Cybercriminals taking steps to compromise Internet-enabled devices
‘We are going to see new threats that we’ve never seen before’
LEAVING the office, your phone tells you that the next bus is 12 minutes away, and as you stroll to the bus stop, another message arrives. Your fridge reminds you that you’re running out of milk and to pick up a bottle from the supermarket. Not long after you board the bus, you receive another message – your home automation system recognises that you are on the way home, and asks if you’d like to start the air-conditioning.
Throughout the commute, your devices talk to you, reminding you of chores that need to be done and keeping track of your whereabouts.
If the above scenario sounds entirely possible, it’s thanks to ‘The Internet of Things’ (IoT) which kicked off 2014 with a bang. It is a new age of technology where devices are able to communicate via the Internet and proactively engage you throughout the day.
According to Gartner, the number of such devices will grow to 26 billion units in 2020, representing an almost 30-fold increase from 900 million in 2009. Although they promise a new era of convenience, these new devices also represent a treasure trove of opportunities for attackers to exploit, outside of their traditional targets.
We are now beginning to see cybercriminals take steps to compromise Internet-enabled devices and in some instances, even competing to gain control.
We recently uncovered one of the first IoT threats, Linux Darlloz. The features of the worm seemed innocuous at discovery as it sought to exploit an old vulnerability to gain administrative privileges and to propagate itself to other computers.
Researchers then discovered that the worm targeted a very specific set of hardware mostly found in IoT devices such as home routers, set-top boxes, security cameras and industrial control systems, leaving these devices vulnerable to attack at a time of the attacker’s choosing.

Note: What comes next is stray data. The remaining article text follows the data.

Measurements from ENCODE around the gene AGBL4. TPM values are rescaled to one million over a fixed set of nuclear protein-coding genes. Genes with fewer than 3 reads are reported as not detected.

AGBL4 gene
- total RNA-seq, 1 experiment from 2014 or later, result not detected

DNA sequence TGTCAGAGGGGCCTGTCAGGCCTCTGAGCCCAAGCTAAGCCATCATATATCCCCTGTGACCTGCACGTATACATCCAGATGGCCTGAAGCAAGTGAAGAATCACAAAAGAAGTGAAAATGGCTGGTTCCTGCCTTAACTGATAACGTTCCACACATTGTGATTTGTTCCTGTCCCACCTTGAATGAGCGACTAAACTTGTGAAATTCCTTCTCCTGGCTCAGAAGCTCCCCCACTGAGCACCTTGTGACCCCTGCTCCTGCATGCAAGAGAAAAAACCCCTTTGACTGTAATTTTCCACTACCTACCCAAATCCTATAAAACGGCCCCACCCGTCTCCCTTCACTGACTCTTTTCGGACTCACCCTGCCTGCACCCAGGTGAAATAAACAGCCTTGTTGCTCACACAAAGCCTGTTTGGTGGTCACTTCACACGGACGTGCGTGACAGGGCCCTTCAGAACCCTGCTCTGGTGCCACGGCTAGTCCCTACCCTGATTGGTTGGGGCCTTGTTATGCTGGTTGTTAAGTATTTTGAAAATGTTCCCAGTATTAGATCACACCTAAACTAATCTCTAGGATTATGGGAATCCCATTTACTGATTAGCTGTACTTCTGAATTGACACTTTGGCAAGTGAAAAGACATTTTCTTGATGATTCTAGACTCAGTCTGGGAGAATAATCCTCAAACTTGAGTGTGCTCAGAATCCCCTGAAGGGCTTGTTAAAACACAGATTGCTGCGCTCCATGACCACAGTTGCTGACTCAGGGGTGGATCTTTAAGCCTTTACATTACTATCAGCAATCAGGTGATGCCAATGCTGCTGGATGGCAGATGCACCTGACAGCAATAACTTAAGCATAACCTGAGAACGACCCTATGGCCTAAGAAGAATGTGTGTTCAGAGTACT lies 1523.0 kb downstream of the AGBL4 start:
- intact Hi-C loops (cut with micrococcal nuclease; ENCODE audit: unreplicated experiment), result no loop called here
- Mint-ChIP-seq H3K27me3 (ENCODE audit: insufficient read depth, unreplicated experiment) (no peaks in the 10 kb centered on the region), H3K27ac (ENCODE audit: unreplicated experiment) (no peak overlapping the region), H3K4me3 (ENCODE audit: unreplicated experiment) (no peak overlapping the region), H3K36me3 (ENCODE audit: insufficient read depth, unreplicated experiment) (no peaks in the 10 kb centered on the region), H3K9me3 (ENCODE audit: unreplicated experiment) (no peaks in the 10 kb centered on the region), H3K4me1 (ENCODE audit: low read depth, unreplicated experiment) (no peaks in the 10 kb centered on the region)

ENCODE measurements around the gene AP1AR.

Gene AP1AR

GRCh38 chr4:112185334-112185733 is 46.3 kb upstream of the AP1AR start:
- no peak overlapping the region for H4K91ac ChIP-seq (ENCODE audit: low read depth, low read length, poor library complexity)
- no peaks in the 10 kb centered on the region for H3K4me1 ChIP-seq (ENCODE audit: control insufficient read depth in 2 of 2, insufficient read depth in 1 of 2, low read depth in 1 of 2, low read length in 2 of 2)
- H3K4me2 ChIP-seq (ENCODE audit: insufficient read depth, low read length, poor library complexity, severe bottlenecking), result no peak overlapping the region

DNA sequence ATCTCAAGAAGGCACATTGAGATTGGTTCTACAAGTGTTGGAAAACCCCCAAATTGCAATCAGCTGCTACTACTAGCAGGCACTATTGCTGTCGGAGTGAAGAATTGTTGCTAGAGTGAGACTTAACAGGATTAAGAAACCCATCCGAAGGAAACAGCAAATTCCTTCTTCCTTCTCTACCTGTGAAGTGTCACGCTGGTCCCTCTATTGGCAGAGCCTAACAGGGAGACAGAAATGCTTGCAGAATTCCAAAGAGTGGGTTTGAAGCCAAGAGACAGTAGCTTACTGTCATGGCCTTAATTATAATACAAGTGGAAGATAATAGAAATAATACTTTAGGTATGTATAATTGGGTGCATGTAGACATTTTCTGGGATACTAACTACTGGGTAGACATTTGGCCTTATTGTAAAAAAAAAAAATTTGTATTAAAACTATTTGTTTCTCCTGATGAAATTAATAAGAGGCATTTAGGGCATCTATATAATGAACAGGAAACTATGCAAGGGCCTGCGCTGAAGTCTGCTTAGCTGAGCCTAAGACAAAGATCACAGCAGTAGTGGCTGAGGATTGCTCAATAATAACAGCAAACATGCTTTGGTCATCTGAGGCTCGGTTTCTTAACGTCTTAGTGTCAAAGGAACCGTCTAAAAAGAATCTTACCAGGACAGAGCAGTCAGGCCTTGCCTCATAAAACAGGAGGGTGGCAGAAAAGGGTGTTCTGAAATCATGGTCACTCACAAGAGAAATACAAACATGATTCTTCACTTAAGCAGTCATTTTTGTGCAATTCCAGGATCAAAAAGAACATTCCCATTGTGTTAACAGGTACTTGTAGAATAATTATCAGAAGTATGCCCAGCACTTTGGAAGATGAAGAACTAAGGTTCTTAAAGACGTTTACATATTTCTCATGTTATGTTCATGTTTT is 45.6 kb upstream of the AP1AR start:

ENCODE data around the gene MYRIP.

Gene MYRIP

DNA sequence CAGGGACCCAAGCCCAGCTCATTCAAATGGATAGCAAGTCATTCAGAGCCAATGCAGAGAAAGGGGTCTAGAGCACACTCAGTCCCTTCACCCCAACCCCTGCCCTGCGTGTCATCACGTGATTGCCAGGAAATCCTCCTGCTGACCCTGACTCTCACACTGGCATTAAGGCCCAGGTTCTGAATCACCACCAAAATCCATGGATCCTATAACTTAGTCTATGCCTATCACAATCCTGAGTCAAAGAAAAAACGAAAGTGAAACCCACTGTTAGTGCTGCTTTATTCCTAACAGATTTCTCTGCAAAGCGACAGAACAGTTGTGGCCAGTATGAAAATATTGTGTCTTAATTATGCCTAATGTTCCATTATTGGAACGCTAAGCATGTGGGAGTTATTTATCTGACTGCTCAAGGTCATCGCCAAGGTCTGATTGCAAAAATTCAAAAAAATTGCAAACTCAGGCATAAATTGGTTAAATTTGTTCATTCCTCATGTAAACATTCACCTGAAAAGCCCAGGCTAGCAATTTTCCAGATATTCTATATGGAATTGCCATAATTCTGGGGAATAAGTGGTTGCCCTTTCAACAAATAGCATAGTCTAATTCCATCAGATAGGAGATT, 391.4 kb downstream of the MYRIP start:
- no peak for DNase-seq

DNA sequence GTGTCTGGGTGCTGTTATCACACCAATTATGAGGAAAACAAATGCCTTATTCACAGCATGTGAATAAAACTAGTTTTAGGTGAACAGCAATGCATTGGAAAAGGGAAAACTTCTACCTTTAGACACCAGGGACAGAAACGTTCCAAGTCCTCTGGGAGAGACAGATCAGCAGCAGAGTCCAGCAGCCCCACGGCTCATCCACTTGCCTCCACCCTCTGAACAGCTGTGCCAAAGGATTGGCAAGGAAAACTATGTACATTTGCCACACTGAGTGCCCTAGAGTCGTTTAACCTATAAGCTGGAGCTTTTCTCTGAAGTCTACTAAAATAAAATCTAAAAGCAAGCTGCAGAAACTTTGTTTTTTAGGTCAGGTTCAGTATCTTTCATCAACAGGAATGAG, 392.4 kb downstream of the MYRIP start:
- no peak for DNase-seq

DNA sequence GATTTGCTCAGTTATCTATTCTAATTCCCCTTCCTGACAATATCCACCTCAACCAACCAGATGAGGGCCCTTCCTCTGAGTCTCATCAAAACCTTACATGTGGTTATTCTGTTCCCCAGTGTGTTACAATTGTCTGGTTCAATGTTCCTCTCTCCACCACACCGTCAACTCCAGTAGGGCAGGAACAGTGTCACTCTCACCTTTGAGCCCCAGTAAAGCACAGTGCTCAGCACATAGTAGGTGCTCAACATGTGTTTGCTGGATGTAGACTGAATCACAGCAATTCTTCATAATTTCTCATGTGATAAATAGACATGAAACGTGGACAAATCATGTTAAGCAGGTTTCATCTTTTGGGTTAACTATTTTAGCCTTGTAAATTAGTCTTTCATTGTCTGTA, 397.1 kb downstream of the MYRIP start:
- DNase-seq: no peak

Beyond its ability to infect IoT devices, Darlloz is attention-grabbing as it is involved in a worm war with another threat known as Linux.Aidra. Darlloz checks if a device is infected with Aidra and if found, removes it from the device to ensure that the attacker who seeded it has exclusive access to these compromised devices.
In another example of attacks targeting Internet-enabled devices, cybercriminals in Israel infiltrated a security camera system tied to the traffic infrastructure and brought traffic to a standstill – the first time for just 20 minutes, but the second time for a full eight hours.
In a space where processing power and memory are limited, and if the implications of a turf war are to be believed, this illustrates how Internet-enabled devices are valued by cybercriminals as a data collection point, or more maliciously, as a point of entry into the wider network.
The importance of flexible security solutions to deal with the increasing sophistication of these worms cannot be emphasised enough.
Another consideration is how companies manufacturing these devices do not realise that they may be facing such threats. These systems are vulnerable to attacks and also lack notification methods for consumers and businesses when vulnerabilities are discovered.
This is compounded by how such devices do not have a friendly end-user method to patch any found vulnerabilities. We discovered this with TRENDnet’s baby monitors, which the US Federal Trade Commission found to have faulty software that left them open to online viewing and listening, by anyone with the camera’s Internet address.
What is notable about the TRENDnet incident is that the devices targeted were not infected with any form of malware, but rather their security configuration simply allowed anyone with a little know-how to access them.
Given the relative lack of security of these devices, sometimes down to the fault of the manufacturers, we are going to see new threats that we’ve never seen before.
That said, as we are faced with a new and potentially unfamiliar threat landscape, we should recognise that this offers us an opportunity to stay at the forefront of online security and provide solutions – from user authentication and end-point security to device management – to help make the Internet of Things a safe environment for users and the community at large.
Eric Hoh is vice president of the Asia South and Korea regions at Symantec, responsible for leading the regional teams in the Security and Availability lines for Symantec.
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